“The only way to get around [the shortages] is if you're going to need fireworks for the Fourth of July, buy it early, if you're going to need fireworks in August or September, buy it now,” Pelkey said. “Because there may not be those items or even any of the particular items that you're really interested in.”
Atlas PyroVision Entertainment, the largest professional fireworks display company in New England, specializes in computer designed and electronically fired displays for municipalities, sporting events, and private venues.
Pelkey said the fireworks industry experienced a record increase in consumer fireworks sales in 2020, nearly doubling from $900 million in 2019 to $1.8 billion in 2020. “So naturally, you're going to have a disruption of having a lot of those companies try to resupply at those levels,” he said.
Pelkey cited factory shutdowns in China, shipping delays, and increased shipping costs ranging from 250% to 300% or greater as the main factors contributing to the global fireworks shortage. Even if companies are able to ship them, the pyrotechnics will likely be waiting on a ship outside a port.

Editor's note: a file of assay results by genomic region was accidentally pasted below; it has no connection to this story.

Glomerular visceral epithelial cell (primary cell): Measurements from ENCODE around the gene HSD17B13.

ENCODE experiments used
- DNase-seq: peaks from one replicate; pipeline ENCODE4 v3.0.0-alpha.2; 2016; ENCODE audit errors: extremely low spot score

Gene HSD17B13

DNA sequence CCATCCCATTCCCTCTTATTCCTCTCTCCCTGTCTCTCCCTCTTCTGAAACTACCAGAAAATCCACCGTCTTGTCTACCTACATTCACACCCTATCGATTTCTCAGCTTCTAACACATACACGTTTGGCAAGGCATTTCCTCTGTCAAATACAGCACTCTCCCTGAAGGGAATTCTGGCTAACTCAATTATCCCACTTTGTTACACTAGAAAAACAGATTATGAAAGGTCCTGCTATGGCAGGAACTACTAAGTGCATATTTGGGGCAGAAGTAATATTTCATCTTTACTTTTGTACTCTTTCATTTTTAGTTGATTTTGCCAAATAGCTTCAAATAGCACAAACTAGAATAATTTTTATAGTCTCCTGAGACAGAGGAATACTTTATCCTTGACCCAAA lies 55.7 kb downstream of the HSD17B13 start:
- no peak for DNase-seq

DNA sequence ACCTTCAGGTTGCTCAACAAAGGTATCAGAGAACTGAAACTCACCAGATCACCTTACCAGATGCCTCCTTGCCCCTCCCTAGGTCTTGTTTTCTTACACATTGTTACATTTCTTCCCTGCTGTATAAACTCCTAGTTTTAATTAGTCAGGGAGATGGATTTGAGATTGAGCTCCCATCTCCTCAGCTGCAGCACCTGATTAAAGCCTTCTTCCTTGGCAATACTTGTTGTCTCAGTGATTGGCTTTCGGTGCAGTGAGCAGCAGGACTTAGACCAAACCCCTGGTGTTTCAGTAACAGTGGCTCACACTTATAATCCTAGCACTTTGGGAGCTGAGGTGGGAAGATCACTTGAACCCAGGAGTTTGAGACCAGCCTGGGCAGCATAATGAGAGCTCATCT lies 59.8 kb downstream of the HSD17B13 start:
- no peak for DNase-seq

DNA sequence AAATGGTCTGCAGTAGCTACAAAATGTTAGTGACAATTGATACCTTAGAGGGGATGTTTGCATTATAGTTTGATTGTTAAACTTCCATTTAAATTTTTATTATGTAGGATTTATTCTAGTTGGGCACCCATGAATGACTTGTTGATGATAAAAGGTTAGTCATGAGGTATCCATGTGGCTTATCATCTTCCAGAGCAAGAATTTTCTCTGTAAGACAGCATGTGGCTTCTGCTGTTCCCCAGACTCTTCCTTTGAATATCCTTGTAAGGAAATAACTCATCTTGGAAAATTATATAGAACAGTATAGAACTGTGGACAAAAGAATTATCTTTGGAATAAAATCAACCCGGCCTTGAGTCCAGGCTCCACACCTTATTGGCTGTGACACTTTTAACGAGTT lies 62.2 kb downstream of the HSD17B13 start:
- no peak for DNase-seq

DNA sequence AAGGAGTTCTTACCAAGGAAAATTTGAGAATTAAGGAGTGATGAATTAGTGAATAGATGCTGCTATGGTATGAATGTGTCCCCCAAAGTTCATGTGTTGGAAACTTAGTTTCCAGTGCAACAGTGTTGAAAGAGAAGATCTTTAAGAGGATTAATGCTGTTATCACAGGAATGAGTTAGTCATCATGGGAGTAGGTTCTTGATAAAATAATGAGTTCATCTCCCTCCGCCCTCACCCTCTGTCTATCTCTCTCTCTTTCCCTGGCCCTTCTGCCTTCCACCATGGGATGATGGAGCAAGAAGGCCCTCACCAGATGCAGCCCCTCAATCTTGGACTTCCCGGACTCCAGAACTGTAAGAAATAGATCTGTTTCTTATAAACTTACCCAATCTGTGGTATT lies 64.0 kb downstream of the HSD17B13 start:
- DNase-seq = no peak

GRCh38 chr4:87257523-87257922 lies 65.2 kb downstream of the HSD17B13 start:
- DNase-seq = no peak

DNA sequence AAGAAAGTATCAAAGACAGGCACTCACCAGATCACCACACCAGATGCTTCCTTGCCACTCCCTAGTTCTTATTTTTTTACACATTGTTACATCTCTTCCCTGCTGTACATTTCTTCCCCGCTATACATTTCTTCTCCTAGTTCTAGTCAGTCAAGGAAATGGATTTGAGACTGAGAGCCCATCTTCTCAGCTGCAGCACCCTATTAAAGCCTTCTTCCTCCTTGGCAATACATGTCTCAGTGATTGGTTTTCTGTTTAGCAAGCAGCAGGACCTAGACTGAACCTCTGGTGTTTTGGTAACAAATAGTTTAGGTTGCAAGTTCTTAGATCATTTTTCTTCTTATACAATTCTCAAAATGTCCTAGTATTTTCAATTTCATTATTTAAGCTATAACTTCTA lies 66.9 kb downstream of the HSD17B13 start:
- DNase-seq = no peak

“With the continuing ongoing global shutdown and having probably only about 70% of the ships in operation, the ports just aren’t able to handle [this level of operation] because globally, you just don't have a lot of this infrastructure that is completely back in service.”
As for how the fireworks shortage will affect prices for American consumers, Pelkey expects them to increase anywhere from 15% to 20%. He believes that this will become the norm over the next couple of years for the fireworks industry, especially going into 2022 as port and rail service congestions resolve.
A 5% to 8% increase in raw material costs for fireworks produced in China, in tandem with the aforementioned skyrocketing shipping costs, Pelkey said, aren't helping matters.
“Most retailers, most professional display companies are trying to spread [the increased supply costs] out over all their product lines, because there are going to be some commodities that just can't absorb a 50% to 60% increase,” Pelkey said.
Thomas Hum is a writer at Yahoo Finance. Follow him on Twitter: @thomashumTV
More from Thomas: